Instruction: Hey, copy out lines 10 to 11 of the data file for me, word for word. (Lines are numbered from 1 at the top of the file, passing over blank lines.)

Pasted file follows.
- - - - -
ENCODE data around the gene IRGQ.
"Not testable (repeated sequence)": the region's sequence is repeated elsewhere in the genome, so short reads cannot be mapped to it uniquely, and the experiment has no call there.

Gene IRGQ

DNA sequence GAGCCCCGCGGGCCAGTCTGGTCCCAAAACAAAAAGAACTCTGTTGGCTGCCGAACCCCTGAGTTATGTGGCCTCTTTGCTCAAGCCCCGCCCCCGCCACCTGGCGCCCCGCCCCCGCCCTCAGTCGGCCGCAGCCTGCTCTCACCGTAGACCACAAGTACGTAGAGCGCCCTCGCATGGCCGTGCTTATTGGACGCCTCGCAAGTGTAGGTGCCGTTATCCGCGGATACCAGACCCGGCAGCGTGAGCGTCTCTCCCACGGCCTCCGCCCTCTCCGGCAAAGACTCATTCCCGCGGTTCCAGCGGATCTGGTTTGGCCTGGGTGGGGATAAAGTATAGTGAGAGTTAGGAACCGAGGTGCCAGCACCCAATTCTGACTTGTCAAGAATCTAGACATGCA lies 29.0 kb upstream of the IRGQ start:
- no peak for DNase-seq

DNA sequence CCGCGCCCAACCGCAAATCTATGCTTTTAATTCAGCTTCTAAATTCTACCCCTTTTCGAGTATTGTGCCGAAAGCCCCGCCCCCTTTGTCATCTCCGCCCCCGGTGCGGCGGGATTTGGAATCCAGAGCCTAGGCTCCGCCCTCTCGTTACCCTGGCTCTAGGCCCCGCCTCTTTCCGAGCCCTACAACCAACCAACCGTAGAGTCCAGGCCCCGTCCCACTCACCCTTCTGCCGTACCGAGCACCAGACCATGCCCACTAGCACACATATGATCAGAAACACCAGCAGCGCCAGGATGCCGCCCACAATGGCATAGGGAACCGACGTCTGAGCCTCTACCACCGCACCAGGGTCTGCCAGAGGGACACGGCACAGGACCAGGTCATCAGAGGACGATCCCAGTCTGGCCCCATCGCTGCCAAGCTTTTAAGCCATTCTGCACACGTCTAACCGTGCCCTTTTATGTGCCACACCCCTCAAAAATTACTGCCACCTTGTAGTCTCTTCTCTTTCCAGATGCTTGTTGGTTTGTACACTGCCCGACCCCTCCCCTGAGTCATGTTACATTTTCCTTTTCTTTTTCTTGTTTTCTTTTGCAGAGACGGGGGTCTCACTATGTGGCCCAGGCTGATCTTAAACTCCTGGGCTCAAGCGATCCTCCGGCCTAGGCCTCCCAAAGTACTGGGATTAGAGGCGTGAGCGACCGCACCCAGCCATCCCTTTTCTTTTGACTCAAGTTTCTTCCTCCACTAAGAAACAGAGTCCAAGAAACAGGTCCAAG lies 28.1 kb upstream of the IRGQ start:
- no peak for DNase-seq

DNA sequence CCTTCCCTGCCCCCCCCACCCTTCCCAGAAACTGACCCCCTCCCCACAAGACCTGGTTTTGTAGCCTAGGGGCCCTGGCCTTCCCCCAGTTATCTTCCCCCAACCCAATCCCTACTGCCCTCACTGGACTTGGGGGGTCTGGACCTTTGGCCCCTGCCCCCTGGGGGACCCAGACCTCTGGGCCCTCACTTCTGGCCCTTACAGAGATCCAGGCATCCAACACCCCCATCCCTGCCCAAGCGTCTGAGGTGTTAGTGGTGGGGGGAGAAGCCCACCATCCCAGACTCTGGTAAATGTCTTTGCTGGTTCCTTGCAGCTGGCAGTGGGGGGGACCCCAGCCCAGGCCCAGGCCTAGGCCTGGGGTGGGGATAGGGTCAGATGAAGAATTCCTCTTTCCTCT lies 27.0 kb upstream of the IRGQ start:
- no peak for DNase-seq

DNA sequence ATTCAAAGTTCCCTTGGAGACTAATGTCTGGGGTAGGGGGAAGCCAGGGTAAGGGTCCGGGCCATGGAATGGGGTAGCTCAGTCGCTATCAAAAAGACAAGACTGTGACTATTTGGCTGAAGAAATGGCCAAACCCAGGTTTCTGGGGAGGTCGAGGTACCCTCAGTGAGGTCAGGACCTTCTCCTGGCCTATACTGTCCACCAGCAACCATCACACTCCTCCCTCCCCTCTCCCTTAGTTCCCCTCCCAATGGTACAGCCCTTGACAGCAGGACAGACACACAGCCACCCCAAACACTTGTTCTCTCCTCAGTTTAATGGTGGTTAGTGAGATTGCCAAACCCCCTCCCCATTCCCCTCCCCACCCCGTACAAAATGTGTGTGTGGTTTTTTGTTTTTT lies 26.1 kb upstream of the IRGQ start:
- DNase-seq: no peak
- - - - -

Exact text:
DNA sequence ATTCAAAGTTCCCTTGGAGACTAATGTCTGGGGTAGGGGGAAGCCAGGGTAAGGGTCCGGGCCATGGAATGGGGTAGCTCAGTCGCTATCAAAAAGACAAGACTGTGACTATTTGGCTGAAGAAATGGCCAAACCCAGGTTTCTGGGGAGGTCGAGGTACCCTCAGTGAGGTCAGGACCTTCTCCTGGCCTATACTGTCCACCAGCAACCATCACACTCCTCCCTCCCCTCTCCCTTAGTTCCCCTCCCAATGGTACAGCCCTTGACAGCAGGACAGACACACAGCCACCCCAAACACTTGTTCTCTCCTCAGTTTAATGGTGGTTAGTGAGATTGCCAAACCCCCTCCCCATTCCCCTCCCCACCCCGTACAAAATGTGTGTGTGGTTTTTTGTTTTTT lies 26.1 kb upstream of the IRGQ start:
- DNase-seq: no peak